John Adams, America’s 2nd president, often gets overshadowed by his predecessor, George Washington, and his successor, Thomas Jefferson. However, Adams’ influence and legacy are far from negligible.

Here are 10 facts about John Adams, revealing a depth to this Founding Father that may surprise you.

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RELATED: Five Little Known Facts About The Revolutionary War

John Adams, the Man

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10. Massachusetts Roots

John Adams was born on October 30, 1735, in Quincy, Massachusetts, then known as Braintree. He was the eldest of three brothers and was raised on the family farm by parents who were third-generation descendants of English Puritans.

9. A Man of the Law

Before his political career, Adams was a distinguished lawyer. He famously defended British soldiers involved in the Boston Massacre, believing in the right to a fair trial. This act of courage and principle marked Adams as a man of integrity.

8. An Advocate for Independence

Adams was one of the leading advocates for American independence. He served on the committee that drafted the Declaration of Independence and was its foremost advocate in Congress.

7. Accomplished Diplomat

Adams was a significant figure in diplomatic relations, serving as the U.S. Minister to the United Kingdom and the Netherlands. His diplomatic work played a crucial role in securing international support during the Revolutionary War.

6. First Vice President

Adams holds the distinction of being the first Vice President of the United States, serving under George Washington from 1789 to 1797. His thoughts on the vice presidency? He famously called it “the most insignificant office that ever the invention of man contrived.”

5. Legacy of Peace

Despite pressure and conflict with France during his presidency, Adams avoided war, believing in peace as the nation’s priority. This decision was unpopular at the time, but it’s now seen as a testament to his diplomatic wisdom and foresight.

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4. Adams and the White House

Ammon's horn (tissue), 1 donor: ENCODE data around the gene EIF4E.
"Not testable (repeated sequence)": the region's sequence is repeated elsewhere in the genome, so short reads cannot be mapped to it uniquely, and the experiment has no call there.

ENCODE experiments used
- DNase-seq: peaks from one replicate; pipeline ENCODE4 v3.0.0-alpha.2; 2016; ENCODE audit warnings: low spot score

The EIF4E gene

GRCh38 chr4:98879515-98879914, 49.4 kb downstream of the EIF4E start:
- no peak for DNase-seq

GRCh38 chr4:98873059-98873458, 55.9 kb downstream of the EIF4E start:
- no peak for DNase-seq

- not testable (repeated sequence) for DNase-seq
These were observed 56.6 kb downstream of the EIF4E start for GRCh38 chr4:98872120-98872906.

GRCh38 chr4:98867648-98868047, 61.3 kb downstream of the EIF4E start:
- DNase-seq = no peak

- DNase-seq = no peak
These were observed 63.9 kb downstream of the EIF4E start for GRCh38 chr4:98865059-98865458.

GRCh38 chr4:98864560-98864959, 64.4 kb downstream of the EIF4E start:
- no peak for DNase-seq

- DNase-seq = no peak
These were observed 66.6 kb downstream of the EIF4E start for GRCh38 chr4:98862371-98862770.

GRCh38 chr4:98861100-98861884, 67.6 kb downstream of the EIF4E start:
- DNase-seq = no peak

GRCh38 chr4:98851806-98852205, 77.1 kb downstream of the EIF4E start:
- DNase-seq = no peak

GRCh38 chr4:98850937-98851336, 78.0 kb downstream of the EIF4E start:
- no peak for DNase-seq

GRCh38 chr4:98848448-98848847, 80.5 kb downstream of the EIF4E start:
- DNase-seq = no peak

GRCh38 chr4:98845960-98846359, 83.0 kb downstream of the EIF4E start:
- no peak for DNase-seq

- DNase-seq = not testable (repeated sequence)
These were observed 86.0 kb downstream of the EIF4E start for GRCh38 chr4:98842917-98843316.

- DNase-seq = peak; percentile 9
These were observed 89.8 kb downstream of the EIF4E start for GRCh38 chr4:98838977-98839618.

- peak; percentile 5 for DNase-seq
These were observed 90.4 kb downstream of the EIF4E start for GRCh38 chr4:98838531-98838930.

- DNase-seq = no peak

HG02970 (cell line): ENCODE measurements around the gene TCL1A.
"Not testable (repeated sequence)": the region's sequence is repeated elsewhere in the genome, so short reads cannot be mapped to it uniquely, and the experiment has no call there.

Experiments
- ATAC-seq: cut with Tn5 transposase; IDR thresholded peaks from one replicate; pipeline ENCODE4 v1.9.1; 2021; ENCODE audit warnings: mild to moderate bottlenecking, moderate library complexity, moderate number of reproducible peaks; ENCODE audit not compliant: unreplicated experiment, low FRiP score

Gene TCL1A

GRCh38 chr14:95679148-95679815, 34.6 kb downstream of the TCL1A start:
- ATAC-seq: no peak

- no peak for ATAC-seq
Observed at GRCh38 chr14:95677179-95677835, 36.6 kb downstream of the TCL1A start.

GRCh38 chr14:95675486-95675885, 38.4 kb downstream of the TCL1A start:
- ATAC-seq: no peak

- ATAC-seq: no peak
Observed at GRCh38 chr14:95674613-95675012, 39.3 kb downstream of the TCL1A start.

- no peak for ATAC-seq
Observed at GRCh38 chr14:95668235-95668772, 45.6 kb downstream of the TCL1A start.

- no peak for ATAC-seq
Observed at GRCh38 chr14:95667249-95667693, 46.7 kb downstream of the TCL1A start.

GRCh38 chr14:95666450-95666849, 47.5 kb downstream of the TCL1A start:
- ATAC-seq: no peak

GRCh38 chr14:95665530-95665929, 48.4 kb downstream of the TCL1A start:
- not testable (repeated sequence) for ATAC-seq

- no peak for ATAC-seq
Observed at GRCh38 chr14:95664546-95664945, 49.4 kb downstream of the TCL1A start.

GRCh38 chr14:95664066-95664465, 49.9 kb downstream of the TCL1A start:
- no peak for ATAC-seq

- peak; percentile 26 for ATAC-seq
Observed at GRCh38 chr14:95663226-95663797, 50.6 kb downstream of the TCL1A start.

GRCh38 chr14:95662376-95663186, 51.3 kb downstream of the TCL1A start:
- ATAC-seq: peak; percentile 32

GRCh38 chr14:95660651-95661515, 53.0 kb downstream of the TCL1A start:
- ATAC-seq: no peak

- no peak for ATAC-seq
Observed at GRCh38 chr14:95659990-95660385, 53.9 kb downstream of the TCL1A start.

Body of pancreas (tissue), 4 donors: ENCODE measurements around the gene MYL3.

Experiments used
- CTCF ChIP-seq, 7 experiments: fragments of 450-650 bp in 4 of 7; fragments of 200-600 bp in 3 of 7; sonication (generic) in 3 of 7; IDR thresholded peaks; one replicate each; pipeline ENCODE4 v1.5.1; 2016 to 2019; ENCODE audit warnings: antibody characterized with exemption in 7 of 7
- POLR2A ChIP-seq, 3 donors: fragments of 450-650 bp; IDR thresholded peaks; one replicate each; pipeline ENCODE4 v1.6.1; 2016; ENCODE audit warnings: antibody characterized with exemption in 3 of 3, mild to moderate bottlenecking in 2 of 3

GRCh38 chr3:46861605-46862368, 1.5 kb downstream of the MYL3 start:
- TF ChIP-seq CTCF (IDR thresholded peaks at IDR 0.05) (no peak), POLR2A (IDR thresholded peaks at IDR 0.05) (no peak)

Adams was the first president to live in the White House. He moved in before it was finished in 1800, and his wife, Abigail, used the East Room to hang the laundry!

3. Relationship with Thomas Jefferson

Adams and Thomas Jefferson were close friends, then political rivals, and finally friends again. Their correspondence is one of the most extensive and insightful exchanges between two U.S. presidents.

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2. A Family of Presidents

Adams was the father of John Quincy Adams, the 6th President of the United States, making them one of only two father-son presidential duos.

1. Synchronous Demise

In a strange twist of fate, both Adams and Thomas Jefferson died on the same day: July 4, 1826, the 50th anniversary of the Declaration of Independence. Adams’ last words were, “Thomas Jefferson survives,” though he was mistaken, as Jefferson had died just hours earlier.

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RELATED: Five Pieces of Wisdom That Show Thomas Jefferson’s Revolutionary Influence

The Legacy

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John Adams, a central figure in the foundation of the United States, was far more than just the second president. He was a man of principle, a diplomat, and a proponent of independence. These intriguing facts about Adams offer a fresh perspective on a leader often overlooked in our nation’s history.

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